IA: So, of course, they don’t expect you to have… the whole proposal to have high risk from start to end. And something that you should avoid is having the biggest risk at the beginning. Because then it’s very easy for the panel members to say, “ah, but it doesn’t work, the proposal is dead, the project is dead”. Okay, so it’s very important that you split the risk in work packages. So what I usually see is that people start with one work package that has low risk, second work package has more risk, last work package, they go a bit crazy. So it doesn’t have to be throughout the whole proposal – it can be, usually, people have three work packages. I don’t know if this is the magic recipe or not. And when I say work packages, you can call them as you want: aims, objectives – because there’s some distinction that we don’t have work packages in the ERC. But what is more important, and this is something that a lot of people fail at, the step one, is that there is this idea that you have to talk about your risk assessment only in the part B2. So the proposal that the ERC has two parts: part B1, which is read at the first stage, this part B1 has a five page summary of your project, and then your CV, and your track record; and part B2 is 15 pages, and it’s your whole project. So what people do is that they put the risk assessment only at the B2. Whereas the panel, once it is asked to judge feasibility, so at step one, they judge feasibility, step two they judge the methodology. In order to judge the feasibility, they need some kind of risk assessment. And it’s very often that you will see in final comments no risk assessments. So it’s very important that you write something in step one and in part B2 because it’s more of a proof of maturity, this risk assessment. Because it shows that you didn’t just say, “Oh, I’m going to do that”, “I thought about it. I thought okay, what if it doesn’t work…”. And for the starting grant, this is very important because it shows your maturity. And that’s what they like more.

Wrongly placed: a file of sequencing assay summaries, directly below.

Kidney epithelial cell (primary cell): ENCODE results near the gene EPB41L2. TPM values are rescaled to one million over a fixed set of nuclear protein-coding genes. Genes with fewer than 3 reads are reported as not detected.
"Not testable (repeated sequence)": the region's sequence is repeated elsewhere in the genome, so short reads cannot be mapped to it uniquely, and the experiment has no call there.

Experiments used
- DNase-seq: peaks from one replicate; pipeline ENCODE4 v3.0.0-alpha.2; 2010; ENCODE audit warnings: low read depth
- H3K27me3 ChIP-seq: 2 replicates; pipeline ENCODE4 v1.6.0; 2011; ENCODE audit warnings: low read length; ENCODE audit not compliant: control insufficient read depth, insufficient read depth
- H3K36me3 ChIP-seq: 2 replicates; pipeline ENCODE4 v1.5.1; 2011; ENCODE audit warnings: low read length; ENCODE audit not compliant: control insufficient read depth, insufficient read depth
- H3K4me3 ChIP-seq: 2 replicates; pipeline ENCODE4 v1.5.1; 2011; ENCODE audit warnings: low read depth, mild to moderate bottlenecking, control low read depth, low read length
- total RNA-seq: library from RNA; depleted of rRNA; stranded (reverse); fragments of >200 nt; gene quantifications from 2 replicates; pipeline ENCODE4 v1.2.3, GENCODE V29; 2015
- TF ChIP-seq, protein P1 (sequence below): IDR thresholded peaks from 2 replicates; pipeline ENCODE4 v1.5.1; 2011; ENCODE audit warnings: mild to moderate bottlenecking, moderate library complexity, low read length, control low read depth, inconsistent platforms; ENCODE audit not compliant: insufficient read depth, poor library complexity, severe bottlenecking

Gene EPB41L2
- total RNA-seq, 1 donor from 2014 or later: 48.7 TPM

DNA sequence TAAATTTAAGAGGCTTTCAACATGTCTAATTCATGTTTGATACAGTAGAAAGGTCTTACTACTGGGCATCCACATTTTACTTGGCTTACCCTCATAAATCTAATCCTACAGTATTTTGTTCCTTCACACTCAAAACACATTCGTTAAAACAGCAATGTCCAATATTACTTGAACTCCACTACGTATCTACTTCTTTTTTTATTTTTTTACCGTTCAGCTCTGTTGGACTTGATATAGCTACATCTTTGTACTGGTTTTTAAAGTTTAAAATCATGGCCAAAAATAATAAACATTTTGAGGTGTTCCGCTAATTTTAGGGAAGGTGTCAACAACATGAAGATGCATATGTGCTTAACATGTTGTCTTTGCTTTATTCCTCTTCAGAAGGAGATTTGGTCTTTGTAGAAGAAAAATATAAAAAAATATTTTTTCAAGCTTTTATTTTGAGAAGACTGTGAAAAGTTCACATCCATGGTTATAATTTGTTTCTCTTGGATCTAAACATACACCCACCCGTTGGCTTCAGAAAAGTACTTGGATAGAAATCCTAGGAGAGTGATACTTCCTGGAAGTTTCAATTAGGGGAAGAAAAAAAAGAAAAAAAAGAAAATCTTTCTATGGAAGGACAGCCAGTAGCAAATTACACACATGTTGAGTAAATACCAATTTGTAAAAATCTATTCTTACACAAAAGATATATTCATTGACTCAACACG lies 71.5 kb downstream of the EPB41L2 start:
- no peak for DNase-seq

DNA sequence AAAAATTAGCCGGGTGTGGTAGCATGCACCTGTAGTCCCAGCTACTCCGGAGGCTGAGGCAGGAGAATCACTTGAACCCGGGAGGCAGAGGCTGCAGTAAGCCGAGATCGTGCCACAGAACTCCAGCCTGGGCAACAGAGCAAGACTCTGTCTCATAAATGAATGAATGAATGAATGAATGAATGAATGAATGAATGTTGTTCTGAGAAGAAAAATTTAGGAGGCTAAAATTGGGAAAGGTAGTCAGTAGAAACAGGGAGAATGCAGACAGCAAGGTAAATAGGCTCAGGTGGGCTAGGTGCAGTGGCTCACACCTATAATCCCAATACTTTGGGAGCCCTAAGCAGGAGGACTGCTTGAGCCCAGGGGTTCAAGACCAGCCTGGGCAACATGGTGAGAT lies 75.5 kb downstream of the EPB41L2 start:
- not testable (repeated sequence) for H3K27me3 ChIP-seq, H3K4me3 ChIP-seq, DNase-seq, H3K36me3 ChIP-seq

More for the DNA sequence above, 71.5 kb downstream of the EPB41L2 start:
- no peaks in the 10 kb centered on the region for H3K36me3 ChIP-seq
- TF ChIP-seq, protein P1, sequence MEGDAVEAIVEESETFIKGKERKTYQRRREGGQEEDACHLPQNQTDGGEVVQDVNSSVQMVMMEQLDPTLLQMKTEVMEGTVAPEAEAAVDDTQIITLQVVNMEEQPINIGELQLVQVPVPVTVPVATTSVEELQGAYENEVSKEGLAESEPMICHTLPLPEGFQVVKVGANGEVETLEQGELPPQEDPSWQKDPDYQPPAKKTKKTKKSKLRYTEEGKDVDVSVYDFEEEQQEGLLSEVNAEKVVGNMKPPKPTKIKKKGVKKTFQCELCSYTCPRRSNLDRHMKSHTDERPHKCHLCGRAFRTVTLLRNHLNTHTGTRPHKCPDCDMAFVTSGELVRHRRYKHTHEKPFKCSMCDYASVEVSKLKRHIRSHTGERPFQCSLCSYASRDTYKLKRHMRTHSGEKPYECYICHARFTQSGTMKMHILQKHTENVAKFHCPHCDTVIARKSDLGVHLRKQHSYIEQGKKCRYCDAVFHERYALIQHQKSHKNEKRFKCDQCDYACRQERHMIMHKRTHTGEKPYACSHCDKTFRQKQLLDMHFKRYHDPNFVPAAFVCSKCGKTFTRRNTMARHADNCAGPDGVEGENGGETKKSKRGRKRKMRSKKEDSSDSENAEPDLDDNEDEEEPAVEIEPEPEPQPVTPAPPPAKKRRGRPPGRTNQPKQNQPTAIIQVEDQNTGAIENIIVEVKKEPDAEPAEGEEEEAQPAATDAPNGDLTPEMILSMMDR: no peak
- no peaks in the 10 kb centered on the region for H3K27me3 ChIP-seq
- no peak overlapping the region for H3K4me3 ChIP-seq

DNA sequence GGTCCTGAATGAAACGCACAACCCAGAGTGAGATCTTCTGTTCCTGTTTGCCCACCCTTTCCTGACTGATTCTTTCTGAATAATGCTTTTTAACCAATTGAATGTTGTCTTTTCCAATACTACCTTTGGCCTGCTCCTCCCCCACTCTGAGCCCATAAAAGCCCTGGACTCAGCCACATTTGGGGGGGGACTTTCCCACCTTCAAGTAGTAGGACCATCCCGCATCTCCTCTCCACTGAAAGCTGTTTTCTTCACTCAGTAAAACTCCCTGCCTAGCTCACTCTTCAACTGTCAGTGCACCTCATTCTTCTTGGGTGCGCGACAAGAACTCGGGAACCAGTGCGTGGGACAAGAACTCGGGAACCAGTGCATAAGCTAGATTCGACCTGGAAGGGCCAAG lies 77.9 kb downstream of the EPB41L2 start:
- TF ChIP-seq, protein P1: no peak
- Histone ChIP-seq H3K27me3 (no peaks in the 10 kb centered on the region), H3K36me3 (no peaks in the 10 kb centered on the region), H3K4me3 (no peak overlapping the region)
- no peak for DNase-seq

N: Okay, so you were mentioning that there’s like different aims you have to have and that your first part shouldn’t be too risky. So how many preliminary experiments should you, for example, already have in your proposal that you did after your PostDoc that contribute to that project already? Because if you have a lot of experiments already you could say, “yeah, the aim is super secure”. The first aim or a work package. And then the other ones can be more risky. So yeah, what would you propose there?

IA: So, officially, you don’t need preliminary data, okay. What is more interesting for the panel is for you to have a hypothesis. The panels love hypothesis-driven research. So if you have a hypothesis and you can prove through the literature that what you’re proposing is correct, okay. So this thing that you need a lot of preliminary data is not… okay, it helps if you have some, but the whole point of the ERC is that we want to give the opportunity to everybody to get a grant, whether they have prior funding or not. Because usually to get preliminary data you need to have prior funding. And if in your host institution, if in your country, you cannot get it, then it’s problematic. So that’s why we say, you don’t need preliminary data but if you have it, it’s good. But it’s not like you have to give preliminary data for the whole proposal.